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Shopify (NYSE: SHOP) has had a huge run over the past few years. The all-in-one e-commerce platform has benefited from its first-mover advantage, industry-leading platform, “sticky” subscription customer base, and a robust payments processing platform that grows along with its customers.
Leading enterprise software companies have done terrifically in this market. Software companies don’t have to deal with rising input costs due to tariffs, and most have little exposure to China. In addition, since business software tends to provide “mission critical” aspects of customers’ businesses, their revenues tend to be more insulated from economic downturns.
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Still, these companies also tend to have very high valuations. So, do these crosscurrents make Shopify a buy, sell, or hold?
Growth, growth, and more growth
Shopify is, obviously, a big growth story. The company was a first-mover in the space, providing a one-stop shop for entrepreneurs to mange their sales and marketing across a variety of channels, from desktop, to mobile, to even physical stores. Shopify has also developed complementary products and an ecosystem of third-party apps.
Shopify breaks its revenue down into two categories — subscription solutions and marketing solutions. Subscriptions are the company’s core subscription offerings, which come in different tiers for different-sized businesses. Marketing solutions are more correlated with to clients’ gross merchandise volumes. These include Shopify Payments, Shopify Shipping, Shopify Capital (working capital lending), and the Shopify POS (point of sale) system.
The recent quarter showed robust growth in each segment:
As you can see, Shopify is displaying strong, albeit decelerating, revenue growth, and contracting gross margins; however, the gross margin for its subscription offerings is actually expanding, and that segment is more profitable overall. Furthermore, marketing solutions gross margin contracted likely because Shopify introduced its own POS hardware in 2017 (previously it had been designed by third parties), which could have crimped margins in 2018, though it likely helped revenue.
Shopify is also spending all of its excess gross margin on operating expenses, as it pursues an aggressive “land and expand” strategy. As I mentioned, enterprise software tends to be a sticky business, so Shopify is using its leading position and resources to grow as fast as possible, with robust sales and marketing and research and development investments. Last quarter, operating expenses surged 49.9%, slightly ahead of revenue growth. That led to operating losses just under breakeven.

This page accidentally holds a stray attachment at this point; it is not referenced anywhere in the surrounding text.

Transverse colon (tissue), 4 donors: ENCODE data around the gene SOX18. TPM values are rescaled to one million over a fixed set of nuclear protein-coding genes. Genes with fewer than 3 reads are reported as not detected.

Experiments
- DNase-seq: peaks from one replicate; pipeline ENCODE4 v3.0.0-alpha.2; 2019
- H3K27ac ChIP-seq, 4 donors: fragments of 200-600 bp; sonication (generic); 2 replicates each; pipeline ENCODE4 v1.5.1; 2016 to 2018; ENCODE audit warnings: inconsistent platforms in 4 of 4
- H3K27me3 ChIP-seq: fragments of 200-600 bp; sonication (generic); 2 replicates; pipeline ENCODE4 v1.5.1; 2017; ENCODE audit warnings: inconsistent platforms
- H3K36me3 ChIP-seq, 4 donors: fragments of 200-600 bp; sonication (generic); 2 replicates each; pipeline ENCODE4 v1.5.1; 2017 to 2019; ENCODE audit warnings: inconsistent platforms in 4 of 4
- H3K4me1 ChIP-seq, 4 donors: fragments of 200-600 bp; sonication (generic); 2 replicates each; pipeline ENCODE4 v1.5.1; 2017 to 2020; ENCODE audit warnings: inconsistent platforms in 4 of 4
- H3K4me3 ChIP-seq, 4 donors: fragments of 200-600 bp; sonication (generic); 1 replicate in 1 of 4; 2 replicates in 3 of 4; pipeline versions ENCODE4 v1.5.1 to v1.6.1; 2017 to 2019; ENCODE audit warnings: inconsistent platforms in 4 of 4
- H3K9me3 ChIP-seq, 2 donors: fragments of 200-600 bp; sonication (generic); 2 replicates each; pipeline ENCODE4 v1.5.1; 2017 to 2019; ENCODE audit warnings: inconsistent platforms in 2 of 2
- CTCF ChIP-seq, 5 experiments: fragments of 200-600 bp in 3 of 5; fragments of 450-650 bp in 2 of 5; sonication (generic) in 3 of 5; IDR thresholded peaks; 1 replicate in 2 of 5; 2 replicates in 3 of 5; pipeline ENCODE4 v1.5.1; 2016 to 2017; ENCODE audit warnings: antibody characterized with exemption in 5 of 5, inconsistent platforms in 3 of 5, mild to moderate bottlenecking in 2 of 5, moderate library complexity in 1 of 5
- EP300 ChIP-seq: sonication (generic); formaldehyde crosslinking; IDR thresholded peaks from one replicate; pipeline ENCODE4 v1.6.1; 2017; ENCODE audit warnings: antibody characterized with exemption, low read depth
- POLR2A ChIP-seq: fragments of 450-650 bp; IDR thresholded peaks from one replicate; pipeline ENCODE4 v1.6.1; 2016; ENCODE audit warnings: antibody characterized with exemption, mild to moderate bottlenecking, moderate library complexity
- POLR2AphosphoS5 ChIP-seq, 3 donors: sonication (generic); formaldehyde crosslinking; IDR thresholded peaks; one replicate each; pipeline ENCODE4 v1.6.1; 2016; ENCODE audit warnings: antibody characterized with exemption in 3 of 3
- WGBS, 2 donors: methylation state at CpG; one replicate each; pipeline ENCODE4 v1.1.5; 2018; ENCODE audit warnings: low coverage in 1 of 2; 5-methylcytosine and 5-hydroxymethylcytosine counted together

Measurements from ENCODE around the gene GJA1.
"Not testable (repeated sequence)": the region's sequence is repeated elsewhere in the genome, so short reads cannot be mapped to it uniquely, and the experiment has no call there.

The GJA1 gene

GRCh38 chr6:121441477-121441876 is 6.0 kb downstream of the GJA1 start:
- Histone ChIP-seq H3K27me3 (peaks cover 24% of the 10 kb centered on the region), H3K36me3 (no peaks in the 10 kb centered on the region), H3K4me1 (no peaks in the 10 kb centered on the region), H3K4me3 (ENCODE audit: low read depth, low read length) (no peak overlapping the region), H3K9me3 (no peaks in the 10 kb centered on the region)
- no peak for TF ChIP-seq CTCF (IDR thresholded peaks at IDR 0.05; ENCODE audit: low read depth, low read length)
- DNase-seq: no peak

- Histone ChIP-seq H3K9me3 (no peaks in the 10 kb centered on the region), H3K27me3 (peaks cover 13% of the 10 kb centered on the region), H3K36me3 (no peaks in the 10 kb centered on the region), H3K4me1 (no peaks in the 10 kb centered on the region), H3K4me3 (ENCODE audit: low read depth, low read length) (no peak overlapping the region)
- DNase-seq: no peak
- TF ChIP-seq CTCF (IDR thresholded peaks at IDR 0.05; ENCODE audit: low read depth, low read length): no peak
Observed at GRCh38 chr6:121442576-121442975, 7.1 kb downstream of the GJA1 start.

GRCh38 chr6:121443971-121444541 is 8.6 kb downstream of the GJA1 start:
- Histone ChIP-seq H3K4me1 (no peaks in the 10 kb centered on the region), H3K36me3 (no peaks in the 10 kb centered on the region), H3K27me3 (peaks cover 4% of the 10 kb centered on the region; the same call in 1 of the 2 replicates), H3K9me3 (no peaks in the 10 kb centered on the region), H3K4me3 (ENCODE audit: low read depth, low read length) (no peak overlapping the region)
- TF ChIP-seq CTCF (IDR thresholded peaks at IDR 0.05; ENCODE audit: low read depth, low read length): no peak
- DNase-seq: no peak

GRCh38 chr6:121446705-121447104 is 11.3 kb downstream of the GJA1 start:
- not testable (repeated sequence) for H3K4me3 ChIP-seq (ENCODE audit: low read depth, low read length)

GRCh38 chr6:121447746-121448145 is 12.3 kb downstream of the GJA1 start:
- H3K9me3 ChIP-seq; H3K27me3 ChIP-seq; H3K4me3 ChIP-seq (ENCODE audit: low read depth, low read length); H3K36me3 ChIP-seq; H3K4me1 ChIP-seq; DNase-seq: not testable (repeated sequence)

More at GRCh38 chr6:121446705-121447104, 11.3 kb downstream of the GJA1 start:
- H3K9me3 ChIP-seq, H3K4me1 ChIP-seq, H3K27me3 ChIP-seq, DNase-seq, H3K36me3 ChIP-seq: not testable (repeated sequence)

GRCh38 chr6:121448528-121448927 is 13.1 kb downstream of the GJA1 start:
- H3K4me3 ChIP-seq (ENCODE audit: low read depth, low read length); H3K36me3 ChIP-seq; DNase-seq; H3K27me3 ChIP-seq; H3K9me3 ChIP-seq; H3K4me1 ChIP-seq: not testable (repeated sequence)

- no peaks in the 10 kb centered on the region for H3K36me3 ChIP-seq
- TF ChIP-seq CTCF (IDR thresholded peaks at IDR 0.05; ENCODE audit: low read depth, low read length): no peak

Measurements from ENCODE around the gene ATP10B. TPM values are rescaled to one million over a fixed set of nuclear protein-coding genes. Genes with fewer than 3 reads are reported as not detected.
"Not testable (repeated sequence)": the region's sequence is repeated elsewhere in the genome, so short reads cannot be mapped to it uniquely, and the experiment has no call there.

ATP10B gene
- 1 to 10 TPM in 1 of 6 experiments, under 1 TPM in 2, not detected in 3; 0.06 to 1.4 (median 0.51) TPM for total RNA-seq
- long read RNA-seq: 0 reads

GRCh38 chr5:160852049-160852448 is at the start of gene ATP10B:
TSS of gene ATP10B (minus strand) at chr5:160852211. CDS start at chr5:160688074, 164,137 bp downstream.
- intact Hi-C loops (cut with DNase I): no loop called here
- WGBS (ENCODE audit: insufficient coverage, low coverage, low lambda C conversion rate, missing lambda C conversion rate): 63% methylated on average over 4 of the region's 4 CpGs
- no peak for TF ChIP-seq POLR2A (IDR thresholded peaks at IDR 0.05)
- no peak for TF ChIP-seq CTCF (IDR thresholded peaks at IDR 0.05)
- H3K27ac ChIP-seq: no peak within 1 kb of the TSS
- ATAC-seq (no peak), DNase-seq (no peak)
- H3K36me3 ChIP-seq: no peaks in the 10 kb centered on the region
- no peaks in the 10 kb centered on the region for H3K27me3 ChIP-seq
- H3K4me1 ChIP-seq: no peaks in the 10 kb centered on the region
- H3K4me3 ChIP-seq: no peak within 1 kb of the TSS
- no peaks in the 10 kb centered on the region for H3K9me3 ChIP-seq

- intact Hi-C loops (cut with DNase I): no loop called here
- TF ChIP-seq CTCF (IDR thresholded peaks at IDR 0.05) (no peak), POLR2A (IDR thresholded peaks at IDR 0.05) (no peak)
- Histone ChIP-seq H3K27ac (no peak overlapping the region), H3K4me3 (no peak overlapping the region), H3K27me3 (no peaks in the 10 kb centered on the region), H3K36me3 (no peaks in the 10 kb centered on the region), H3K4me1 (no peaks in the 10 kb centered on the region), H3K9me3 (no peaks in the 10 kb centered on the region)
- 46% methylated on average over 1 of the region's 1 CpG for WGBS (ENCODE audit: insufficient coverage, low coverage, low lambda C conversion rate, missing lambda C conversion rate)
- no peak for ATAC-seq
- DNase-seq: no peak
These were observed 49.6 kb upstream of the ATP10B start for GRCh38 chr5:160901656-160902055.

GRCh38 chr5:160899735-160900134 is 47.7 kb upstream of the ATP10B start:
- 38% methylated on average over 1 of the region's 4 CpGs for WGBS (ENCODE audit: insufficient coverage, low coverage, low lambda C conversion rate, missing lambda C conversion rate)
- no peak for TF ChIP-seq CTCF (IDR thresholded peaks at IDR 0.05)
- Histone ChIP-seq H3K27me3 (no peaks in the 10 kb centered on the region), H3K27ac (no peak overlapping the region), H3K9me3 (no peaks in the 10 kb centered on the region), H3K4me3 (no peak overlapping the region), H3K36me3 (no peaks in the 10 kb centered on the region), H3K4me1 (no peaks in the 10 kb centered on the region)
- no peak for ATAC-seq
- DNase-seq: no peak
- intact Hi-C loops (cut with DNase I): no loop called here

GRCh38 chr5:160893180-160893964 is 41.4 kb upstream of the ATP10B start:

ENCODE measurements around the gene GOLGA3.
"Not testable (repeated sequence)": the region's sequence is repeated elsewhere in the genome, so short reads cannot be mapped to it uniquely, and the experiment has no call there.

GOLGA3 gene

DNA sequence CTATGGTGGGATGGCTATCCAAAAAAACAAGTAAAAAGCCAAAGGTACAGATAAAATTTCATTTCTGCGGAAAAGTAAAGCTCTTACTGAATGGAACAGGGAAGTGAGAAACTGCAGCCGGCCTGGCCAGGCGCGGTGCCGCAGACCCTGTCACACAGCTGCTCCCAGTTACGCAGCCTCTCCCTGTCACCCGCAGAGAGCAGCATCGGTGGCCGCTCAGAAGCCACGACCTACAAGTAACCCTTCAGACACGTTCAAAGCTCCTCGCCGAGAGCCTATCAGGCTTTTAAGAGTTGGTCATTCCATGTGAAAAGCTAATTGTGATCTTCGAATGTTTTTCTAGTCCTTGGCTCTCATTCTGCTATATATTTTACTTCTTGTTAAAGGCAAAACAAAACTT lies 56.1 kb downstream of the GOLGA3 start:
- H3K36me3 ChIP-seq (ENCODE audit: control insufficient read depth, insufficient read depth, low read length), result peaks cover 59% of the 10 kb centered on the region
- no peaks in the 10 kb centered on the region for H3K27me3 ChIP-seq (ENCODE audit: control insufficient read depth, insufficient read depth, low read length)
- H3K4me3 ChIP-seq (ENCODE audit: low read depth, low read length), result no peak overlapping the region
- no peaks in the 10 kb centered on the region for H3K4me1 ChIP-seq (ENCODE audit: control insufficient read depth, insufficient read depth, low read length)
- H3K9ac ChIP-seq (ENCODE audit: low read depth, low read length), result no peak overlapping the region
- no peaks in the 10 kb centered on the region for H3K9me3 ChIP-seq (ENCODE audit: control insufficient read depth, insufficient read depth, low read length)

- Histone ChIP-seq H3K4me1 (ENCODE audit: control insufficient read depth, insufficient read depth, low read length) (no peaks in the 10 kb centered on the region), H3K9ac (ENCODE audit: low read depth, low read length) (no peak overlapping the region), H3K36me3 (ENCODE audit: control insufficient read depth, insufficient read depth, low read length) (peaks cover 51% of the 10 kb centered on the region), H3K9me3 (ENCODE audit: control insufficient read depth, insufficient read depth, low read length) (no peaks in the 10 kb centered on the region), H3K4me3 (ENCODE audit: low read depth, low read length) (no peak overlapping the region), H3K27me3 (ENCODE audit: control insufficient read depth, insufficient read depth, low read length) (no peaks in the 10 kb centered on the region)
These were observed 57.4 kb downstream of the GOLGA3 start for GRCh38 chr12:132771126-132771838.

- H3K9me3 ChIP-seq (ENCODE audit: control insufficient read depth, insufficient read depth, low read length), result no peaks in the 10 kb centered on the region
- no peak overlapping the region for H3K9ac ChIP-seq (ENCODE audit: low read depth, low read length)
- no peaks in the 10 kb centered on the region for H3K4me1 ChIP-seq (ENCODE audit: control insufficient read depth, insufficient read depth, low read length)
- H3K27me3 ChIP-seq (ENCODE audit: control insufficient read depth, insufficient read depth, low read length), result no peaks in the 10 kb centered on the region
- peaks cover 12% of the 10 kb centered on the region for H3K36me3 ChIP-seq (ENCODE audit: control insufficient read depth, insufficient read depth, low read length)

Is the valuation warranted?
Make no mistake, Shopify is a very expensive stock. The company currently posts slight losses, and trades at about 23 times sales — not earnings, sales.
That implies a huge amount of growth and profit expansion, which I am not totally convinced is realistic. Shopify guided for about $1.5 billion in revenue for 2019, or about 38% to 40% growth. At today’s $28 billion market cap, that’s still about 18.5 times 2019 forward sales estimates.
That may be appropriate if Shopify had, say, 80% gross margins, as its subscription segment does; however, with a 38% gross margin in merchant solutions, and merchant solutions now making up a majority 56% of revenue last quarter and growing faster than subscriptions, it’s hard to see Shopify’s total gross margin getting up to that level any time soon.
Don’t get me wrong: Shopify is a stellar growth story, and eventually operating expenses will moderate and operating leverage will happen. But if that is several years away, investors may have to wait a while before they see any meaningful profits.
And remember, while Shopify is displaying terrific growth, that growth did decelerate substantially year-over-year, as the above table indicates. The company’s high-margin subscription segment decelerated by about one-third, a much-greater slowdown than the lower-margin marketing solution.
Going against the crowd
I’m clearly in the minority on this one, as Shopify has incredibly doubled since the beginning of the year. Shopify has never been cheap on this incredible run, but as you can see, the company’s stock price isn’t the only thing at an all-time high; its price-to-sales ratio is also at a record high:
As it stands, Shopify is just too expensive for me at the moment. However, there’s no doubt it’s an impressive company, so you should put it on your watch list in case of a significant pullback.
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Billy Duberstein has no position in any of the stocks mentioned. His clients may own shares of the companies mentioned. The Motley Fool owns shares of and recommends Shopify. The Motley Fool has a disclosure policy.